Accordingly, it would be an improvement in the art to provide the gas generant burn characteristics of compounds as described in U.S. Pat. No. 5,035,757 along with the capacity to produce more gas and less solids as typified by state of the art “smokeless” gas generants.
The present invention generally relates to gas generant compositions useful in actuating a vehicle occupant restraint system in the event of a motor vehicle accident. Application within a vehicle occupant restraint system includes actuation of a seatbelt pretensioner and/or inflation of an airbag. Other applications requiring gas generation are also contemplated, including fire suppression systems aboard aircraft and inflators for flotational devices, for example.
The above-referenced problems are reconciled by compositions containing 5-aminotetrazole nitrate (5ATN) as a fuel at about 25-100% by weight of the total composition. An oxidizer is selected from a group of compounds including phase stabilized ammonium nitrate, ammonium nitrate, potassium nitrate, strontium nitrate, copper dioxide, and basic copper nitrate. Other oxidizers well known in the art are also contemplated. These generally include but are not limited to inorganic oxidizers such as alkali and alkaline earth metal nitrates, nitrites, chlorates, chlorites, perchlorates, and oxides.
Standard binders, slag formers, and coolants may also be incorporated if desired.
A composition in accordance with the present invention contains by weight 25-95% 5ATN and 5-75% of an oxidizer. A more preferred composition consists of 55-85% 5ATN and 20-45% PSAN.
A method of formulating compositions of the present invention includes providing an excess amount of nitric acid (preferably 15.9M or less and preferably chilled at 0-20° C.), and then, in the appropriate amounts, adding a nitratable fuel such as 5-aminotetrazole and at least one oxidizer to the nitric acid. The slurry is stirred until a damp or wet paste forms. The paste is then formed into the desired shapes and dried.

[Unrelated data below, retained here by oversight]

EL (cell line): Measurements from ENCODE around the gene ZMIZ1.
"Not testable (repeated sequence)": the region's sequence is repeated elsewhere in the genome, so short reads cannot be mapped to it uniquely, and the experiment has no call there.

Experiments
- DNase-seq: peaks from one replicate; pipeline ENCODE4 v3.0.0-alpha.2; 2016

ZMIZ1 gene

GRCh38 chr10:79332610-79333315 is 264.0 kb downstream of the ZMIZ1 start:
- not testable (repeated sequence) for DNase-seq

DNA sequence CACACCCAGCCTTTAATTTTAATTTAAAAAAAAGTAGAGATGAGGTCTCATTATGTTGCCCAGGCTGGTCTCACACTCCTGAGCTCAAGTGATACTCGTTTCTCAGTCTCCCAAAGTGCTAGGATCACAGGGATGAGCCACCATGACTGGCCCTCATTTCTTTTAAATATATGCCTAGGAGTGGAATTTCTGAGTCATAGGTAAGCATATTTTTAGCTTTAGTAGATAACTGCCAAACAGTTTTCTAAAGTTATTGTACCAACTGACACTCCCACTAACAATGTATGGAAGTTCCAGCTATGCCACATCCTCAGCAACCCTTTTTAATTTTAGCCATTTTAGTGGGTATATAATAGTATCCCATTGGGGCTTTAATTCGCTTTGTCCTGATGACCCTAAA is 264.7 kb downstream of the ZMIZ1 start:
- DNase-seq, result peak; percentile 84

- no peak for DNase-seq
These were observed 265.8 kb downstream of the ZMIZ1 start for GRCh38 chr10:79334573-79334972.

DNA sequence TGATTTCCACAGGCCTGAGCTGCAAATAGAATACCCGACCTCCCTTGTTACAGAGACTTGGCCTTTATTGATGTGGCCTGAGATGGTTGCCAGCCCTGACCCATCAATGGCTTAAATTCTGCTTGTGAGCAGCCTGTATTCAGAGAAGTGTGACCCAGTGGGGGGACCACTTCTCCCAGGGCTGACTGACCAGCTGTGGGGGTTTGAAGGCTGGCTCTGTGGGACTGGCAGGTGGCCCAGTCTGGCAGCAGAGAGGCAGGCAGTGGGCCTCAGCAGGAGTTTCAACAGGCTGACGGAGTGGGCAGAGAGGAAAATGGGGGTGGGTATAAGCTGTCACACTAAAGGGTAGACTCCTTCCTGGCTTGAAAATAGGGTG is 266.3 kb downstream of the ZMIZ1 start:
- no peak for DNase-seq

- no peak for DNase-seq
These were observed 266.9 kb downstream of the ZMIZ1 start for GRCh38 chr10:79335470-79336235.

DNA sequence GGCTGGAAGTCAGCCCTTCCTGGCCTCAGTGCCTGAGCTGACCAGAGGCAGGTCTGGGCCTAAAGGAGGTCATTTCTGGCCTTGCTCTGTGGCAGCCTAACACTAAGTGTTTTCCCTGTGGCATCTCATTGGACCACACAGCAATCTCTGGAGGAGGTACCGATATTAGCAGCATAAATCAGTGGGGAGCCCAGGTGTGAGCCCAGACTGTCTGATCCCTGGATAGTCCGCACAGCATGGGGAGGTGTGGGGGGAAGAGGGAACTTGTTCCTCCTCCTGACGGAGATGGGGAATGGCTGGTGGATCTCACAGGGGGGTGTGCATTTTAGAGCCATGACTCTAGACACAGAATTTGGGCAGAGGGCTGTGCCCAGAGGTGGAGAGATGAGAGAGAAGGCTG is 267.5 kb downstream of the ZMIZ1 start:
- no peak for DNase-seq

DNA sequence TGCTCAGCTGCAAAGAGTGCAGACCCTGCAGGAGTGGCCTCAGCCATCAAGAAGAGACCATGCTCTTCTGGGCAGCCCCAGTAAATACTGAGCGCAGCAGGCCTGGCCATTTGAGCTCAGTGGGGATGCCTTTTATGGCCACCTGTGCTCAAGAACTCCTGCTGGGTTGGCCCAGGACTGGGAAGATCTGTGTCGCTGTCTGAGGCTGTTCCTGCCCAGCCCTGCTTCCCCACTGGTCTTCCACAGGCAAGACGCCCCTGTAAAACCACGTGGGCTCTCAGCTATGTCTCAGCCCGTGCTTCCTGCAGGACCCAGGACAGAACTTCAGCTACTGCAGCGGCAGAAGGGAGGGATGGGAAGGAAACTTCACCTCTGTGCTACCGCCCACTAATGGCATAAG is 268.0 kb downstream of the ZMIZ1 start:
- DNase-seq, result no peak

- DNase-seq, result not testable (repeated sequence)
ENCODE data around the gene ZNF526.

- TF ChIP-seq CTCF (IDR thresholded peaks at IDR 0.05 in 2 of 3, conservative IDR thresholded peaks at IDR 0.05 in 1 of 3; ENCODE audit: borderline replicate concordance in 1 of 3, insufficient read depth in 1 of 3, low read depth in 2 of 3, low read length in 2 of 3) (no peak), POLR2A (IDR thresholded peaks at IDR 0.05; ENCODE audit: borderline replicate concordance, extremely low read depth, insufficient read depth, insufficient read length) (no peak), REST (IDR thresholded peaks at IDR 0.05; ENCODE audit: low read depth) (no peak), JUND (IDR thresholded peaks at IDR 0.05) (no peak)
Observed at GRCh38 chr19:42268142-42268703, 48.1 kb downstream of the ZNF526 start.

FIG. 1 illustrates the burn rate of state of the art “smokeless” gas generants as compared to a preferred embodiment of the present invention.
FIG. 2 illustrates the 60 L tank pressure and chamber pressure resulting from combustion of state of the art “smokeless” gas generants and a preferred embodiment of the present invention.
FIG. 3 illustrates a comparison of pressure vs. time in a 40 cc tank with respect to state of the art compositions, preferred embodiments of the present invention and control compositions.
FIG. 4 illustrates the melting point and decomposition temperatures of a preferred embodiment of the present invention, as well as related data separately comparing the respective constituents of the preferred embodiment.
FIG. 5 illustrates the autoignition temperature of a preferred embodiment of the present invention.
FIG. 6 illustrates the infrared scans of 5-AT, AN, KN, and the 5-AT.HNO3/PSAN10 mixture. The presence of strong nitrate peaks and shifts in the N-H peaks affirms the formation of 5-AT.HNO3 when the composition is formulated as described herein.
The gas generants of the present invention when compared to other state of the art gas generants ignite easier, produce minimal solids, exhibit improved burn rates, are thermally stable, and sustain a burn at lower pressures.
In accordance with the present invention, 5-aminotetrazole nitrate (5-ATN) is provided at 25-100% by weight of the gas generant, depending on the application. 5-ATN is characterized as an oxygen-rich fuel attributed to the oxygen in the nitrate group. The use of 5-ATN within a gas generant composition therefore requires little or no additional oxidizer, again depending on the application. 5-ATN is more preferably provided at 30-95% by weight and most preferably provided at 55-85% by weight of the gas generant composition.